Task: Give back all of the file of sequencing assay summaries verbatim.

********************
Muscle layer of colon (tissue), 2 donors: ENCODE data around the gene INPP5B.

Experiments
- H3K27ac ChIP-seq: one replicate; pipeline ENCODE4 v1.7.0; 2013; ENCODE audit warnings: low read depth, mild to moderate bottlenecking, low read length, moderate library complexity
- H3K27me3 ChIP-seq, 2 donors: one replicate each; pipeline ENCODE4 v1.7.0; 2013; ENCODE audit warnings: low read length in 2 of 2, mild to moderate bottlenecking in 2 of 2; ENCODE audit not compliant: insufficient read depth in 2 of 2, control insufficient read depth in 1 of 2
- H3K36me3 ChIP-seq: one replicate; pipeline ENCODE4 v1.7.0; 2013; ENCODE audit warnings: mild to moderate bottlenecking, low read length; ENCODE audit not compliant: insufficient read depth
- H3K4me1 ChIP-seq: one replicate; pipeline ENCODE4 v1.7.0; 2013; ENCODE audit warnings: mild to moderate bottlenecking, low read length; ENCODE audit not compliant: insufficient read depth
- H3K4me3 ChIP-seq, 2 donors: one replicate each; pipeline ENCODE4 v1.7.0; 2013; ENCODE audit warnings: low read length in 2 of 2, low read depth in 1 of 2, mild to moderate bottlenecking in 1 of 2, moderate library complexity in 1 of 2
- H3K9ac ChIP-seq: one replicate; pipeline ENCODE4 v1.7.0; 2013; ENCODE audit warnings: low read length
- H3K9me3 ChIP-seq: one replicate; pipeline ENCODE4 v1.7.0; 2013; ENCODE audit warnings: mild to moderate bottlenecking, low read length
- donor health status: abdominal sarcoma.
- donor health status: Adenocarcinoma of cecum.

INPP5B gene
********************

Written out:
Muscle layer of colon (tissue), 2 donors: ENCODE data around the gene INPP5B.

Experiments
- H3K27ac ChIP-seq: one replicate; pipeline ENCODE4 v1.7.0; 2013; ENCODE audit warnings: low read depth, mild to moderate bottlenecking, low read length, moderate library complexity
- H3K27me3 ChIP-seq, 2 donors: one replicate each; pipeline ENCODE4 v1.7.0; 2013; ENCODE audit warnings: low read length in 2 of 2, mild to moderate bottlenecking in 2 of 2; ENCODE audit not compliant: insufficient read depth in 2 of 2, control insufficient read depth in 1 of 2
- H3K36me3 ChIP-seq: one replicate; pipeline ENCODE4 v1.7.0; 2013; ENCODE audit warnings: mild to moderate bottlenecking, low read length; ENCODE audit not compliant: insufficient read depth
- H3K4me1 ChIP-seq: one replicate; pipeline ENCODE4 v1.7.0; 2013; ENCODE audit warnings: mild to moderate bottlenecking, low read length; ENCODE audit not compliant: insufficient read depth
- H3K4me3 ChIP-seq, 2 donors: one replicate each; pipeline ENCODE4 v1.7.0; 2013; ENCODE audit warnings: low read length in 2 of 2, low read depth in 1 of 2, mild to moderate bottlenecking in 1 of 2, moderate library complexity in 1 of 2
- H3K9ac ChIP-seq: one replicate; pipeline ENCODE4 v1.7.0; 2013; ENCODE audit warnings: low read length
- H3K9me3 ChIP-seq: one replicate; pipeline ENCODE4 v1.7.0; 2013; ENCODE audit warnings: mild to moderate bottlenecking, low read length
- donor health status: abdominal sarcoma.
- donor health status: Adenocarcinoma of cecum.

INPP5B gene